Fish

Wisconsin Gov. Tony Evers, left, Michigan Gov. Gretchen Whitmer and Ontario's Minister of the Environment, Conservation and Parks, Rod Phillips, leave a press conference after sharing highlights of their 2019 Leadership Summit at the Discovery World, Friday, June 14, 2019 in Milwaukee, Wis. (Angela Peterson/Milwaukee Journal-Sentinel via AP)
June 14, 2019 - 7:06 pm
TRAVERSE CITY, Mich. (AP) — Great Lakes regional leaders will meet next month to consider a federal strategy for preventing Asian carp from reaching Lake Michigan and discuss helping foot the bill for the pricey project, officials said Friday. Representatives of the eight states and two Canadian...
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FILE - In this Wednesday, July 8, 2015 file photo, herring are unloaded from a fishing boat in Rockland, Maine. A study published Tuesday, June 11, 2019 finds a warmer world may lose a billion tons of fish and other marine life by the end of the century. The international study used computer models to project that for every degree Celsius the world warms, the total weight of life in the oceans drop by 5%. (AP Photo/Robert F. Bukaty, File)
June 11, 2019 - 1:58 pm
WASHINGTON (AP) — The world's oceans will likely lose about one-sixth of their fish and other marine life by the end of the century if climate change continues on its current path, a new study says. Every degree Celsius (1.8 degrees Fahrenheit) that the world's oceans warm, the total mass of sea...
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FILE - In this Wednesday, July 8, 2015 file photo, herring are unloaded from a fishing boat in Rockland, Maine. A study published Tuesday, June 11, 2019 finds a warmer world may lose a billion tons of fish and other marine life by the end of the century. The international study used computer models to project that for every degree Celsius the world warms, the total weight of life in the oceans drop by 5%. (AP Photo/Robert F. Bukaty, File)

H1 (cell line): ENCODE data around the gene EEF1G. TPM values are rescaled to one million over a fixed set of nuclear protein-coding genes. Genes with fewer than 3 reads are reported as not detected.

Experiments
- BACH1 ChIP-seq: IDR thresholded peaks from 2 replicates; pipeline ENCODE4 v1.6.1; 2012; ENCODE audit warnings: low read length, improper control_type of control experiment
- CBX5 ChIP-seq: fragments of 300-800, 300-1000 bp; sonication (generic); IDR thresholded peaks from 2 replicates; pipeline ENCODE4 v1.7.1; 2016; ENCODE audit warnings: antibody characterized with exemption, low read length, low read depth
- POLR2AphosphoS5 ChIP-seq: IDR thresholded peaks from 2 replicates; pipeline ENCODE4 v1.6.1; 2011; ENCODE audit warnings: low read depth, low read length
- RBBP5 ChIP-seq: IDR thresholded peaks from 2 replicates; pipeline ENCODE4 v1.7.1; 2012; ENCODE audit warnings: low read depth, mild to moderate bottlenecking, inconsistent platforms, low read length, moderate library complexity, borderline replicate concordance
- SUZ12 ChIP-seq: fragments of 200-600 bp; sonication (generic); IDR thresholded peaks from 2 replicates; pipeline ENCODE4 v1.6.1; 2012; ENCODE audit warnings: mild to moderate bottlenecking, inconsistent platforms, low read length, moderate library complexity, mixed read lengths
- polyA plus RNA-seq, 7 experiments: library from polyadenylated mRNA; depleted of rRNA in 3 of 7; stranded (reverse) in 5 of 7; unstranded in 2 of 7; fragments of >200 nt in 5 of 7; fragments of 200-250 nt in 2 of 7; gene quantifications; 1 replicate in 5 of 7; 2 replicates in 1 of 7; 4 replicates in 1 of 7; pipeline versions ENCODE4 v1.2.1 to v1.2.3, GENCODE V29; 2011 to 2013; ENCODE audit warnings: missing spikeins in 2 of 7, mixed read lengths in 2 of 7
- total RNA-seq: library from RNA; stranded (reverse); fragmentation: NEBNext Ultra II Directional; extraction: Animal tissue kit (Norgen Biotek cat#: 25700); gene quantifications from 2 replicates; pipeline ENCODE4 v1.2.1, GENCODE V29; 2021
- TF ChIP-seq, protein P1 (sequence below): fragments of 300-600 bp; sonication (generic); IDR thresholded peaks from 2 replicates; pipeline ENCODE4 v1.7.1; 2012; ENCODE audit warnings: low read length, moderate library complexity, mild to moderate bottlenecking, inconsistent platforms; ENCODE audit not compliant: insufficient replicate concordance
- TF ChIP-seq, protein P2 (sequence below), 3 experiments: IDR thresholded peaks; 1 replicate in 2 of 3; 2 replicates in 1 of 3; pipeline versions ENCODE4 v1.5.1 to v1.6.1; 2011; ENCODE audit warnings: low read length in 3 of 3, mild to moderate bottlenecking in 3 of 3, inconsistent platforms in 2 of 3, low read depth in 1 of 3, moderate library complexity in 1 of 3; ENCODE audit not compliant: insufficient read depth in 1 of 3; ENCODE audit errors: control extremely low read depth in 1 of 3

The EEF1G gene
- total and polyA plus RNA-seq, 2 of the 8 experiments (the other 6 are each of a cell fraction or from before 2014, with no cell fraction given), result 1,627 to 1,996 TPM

June 11, 2019 - 1:38 pm
WASHINGTON (AP) — The world's oceans will likely lose about one sixth of its fish and other marine life by the end of the century if climate change continues on its current path, a new study says. Every degree Celsius (1.8 degrees Fahrenheit) that the world's oceans warm, the total mass of sea...
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FILE - In this Wednesday, July 8, 2015 file photo, herring are unloaded from a fishing boat in Rockland, Maine. A study published Tuesday, June 11, 2019 finds a warmer world may lose a billion tons of fish and other marine life by the end of the century. The international study used computer models to project that for every degree Celsius the world warms, the total weight of life in the oceans drop by 5%. (AP Photo/Robert F. Bukaty, File)
June 11, 2019 - 12:48 pm
WASHINGTON (AP) — The world's oceans will likely lose about one sixth of its fish and other marine life by the end of the century if climate change continues on its current path, a new study says. Every degree Celsius (1.8 degrees Fahrenheit) that the world's oceans warm, the total mass of sea...
Read More
FILE - In this Wednesday, July 8, 2015 file photo, herring are unloaded from a fishing boat in Rockland, Maine. A study published Tuesday, June 11, 2019 finds a warmer world may lose a billion tons of fish and other marine life by the end of the century. The international study used computer models to project that for every degree Celsius the world warms, the total weight of life in the oceans drop by 5%. (AP Photo/Robert F. Bukaty, File)
June 11, 2019 - 12:45 pm
WASHINGTON (AP) — A new study says the world's oceans will likely lose about one-sixth of its fish and other marine life by the end of the century if climate change continues on its current path. A comprehensive computer-based study by an international team of marine biologists found that for every...